Ghostly figures appear in the waters of the Caribbean as the world’s first underwater park, the Molinere Bay Underwater Sculpture Park, expands further.
Molinere Bay Underwater Sculpture Park
Ghostly figures appear in the waters of the Caribbean – Molinere Bay Underwater Sculpture Park
The world’s first underwater park, created in 2006 by British Sculptor and ecologist Jason deCaires Taylor has gotten a lot bigger. The Molinere Bay Underwater Sculpture Park in Grenada is the world’s first and biggest underwater sculpture park that is also one of the most popular attractions of the Caribbean. Now the captivating installation has expanded with the addition of 31 new sculptures. The new sculptures are situated in a marine protected area off the coast of the island.
Among the 31 new additions is the Coral Carnival. The Coral Carnival is a sculpture series that is based on Grenade’s highly popular carnival, Spicemas. The sculpture series showcases iconic masquerades like the “Jab Jab”. The Jab Jab is a character with chains, symbolizing freedom for Grenadians.
Molinere Bay Underwater Sculpture Park Attractions
The 31 new sculptures were added as a part of a project commissioned by the Grenadian Ministry of Implementation and Tourism. The main aim of the project was to showcase Grenada’s history and culture. In an interview, Jason deCaires Taylor stated:
“The carnival is obviously a very, very strong part of Grenada’s culture and history, so they wanted to tell that story,”
“It’s been quite interesting learning about all the different masqueraders and the history behind them.”
Each of the 32 sculptures added to the Molinere Bay Underwater Sculpture Park was partly constructed in the United Kingdom and is based on real-life people. The majority of the new sculptures were made by Jason deCaires Taylor, and he also collaborated with various local artists for this project.
Troy Lewis, a Grenadian artist also created four new sculptures for the project. These included the Christ of the Deep. This sculpture is a replica of the statue that was given to the Grenadian people as a gift for the help they provided to the passengers and crew of the Bianca C that sank on the island in the year 1961.
Natural Transformation of the Sculptures at Molinere Bay Underwater Sculpture Park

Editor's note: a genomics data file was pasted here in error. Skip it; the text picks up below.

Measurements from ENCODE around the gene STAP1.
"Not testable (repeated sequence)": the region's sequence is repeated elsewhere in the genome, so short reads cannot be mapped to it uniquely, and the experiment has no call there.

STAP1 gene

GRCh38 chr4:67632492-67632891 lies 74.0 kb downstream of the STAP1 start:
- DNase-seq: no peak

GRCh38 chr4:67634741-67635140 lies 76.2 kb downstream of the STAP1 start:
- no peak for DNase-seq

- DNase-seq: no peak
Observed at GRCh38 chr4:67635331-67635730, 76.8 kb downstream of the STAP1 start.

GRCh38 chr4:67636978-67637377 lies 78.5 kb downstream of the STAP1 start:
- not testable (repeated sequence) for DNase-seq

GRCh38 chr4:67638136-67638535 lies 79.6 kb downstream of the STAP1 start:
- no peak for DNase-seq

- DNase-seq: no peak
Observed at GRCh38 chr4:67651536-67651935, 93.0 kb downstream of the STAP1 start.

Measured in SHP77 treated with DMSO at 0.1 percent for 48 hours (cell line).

The sculptures at the Molinere Bay Underwater Sculpture Park are made with pH-neutral marine cement and high-grade stainless steel. The sculptures are designed in a way to act as artificial reefs and harbor holes and shelters that help attract marine life like lobsters and octopuses, creating a specular-looking habitat.
According to the sculptor Jason deCaires Taylor, marine life had already made itself home with the new sculptures. Jason deCaires Taylor stated:
“There was an octopus that moved into the base of one of them, which is really nice to see,”
He also described that a family of crabs moved into the base of one of the newly installed sculptors, and a stingray can be found inhabiting another. deCaires Taylor went on to say that
“What’s quite interesting about these characters is the silhouettes are really, really strong,”
“They’re so unique that the silhouettes are quite striking from a distance. I haven’t seen that before.”
These 31 sculptors also mark the first time that Jason deCaires Taylor added a little touch of color to his underwater creations.
“Normally, they’re very gray,” he notes. “This time we used natural pigments to actually paint the sculptures.
“So I’m quite interested to see how those change and whether they’ll be colonized in any different way. Marine life is very influenced by color.”
The exhibition consisting of 31 sculptures was first displayed on dry land at Grenada’s Prickly Bay Marina, a first for Jason deCaries Taylor as his creations are mostly showcased underwater. Among the visitors who came to see this marvelous exhibition was the country’s prime minister Dickon Mitchell.
“It’s something that I haven’t done in the past, and it wasn’t planned to be fair,” deCaires Taylor admits.
“But actually, I think it’s quite a good idea to make it more accessible before it [the exhibition] goes in. I might start factoring it into all future works as sort of a longer public exhibit.”
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